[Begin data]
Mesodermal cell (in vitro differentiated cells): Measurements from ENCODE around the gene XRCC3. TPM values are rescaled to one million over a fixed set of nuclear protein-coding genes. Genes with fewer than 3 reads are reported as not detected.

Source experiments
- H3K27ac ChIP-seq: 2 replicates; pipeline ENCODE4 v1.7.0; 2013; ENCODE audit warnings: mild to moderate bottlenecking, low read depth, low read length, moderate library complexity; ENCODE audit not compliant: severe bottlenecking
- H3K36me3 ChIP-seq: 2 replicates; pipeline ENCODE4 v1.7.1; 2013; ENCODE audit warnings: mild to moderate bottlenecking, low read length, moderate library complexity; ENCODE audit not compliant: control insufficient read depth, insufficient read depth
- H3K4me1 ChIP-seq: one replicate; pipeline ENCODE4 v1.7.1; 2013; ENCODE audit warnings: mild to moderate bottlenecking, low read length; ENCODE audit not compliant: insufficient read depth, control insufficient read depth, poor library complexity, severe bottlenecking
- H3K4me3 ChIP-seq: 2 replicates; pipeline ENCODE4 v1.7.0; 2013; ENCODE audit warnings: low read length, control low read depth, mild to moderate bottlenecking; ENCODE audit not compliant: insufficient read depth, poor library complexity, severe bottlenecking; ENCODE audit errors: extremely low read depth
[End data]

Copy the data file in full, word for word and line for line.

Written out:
Mesodermal cell (in vitro differentiated cells): Measurements from ENCODE around the gene XRCC3. TPM values are rescaled to one million over a fixed set of nuclear protein-coding genes. Genes with fewer than 3 reads are reported as not detected.

Source experiments
- H3K27ac ChIP-seq: 2 replicates; pipeline ENCODE4 v1.7.0; 2013; ENCODE audit warnings: mild to moderate bottlenecking, low read depth, low read length, moderate library complexity; ENCODE audit not compliant: severe bottlenecking
- H3K36me3 ChIP-seq: 2 replicates; pipeline ENCODE4 v1.7.1; 2013; ENCODE audit warnings: mild to moderate bottlenecking, low read length, moderate library complexity; ENCODE audit not compliant: control insufficient read depth, insufficient read depth
- H3K4me1 ChIP-seq: one replicate; pipeline ENCODE4 v1.7.1; 2013; ENCODE audit warnings: mild to moderate bottlenecking, low read length; ENCODE audit not compliant: insufficient read depth, control insufficient read depth, poor library complexity, severe bottlenecking
- H3K4me3 ChIP-seq: 2 replicates; pipeline ENCODE4 v1.7.0; 2013; ENCODE audit warnings: low read length, control low read depth, mild to moderate bottlenecking; ENCODE audit not compliant: insufficient read depth, poor library complexity, severe bottlenecking; ENCODE audit errors: extremely low read depth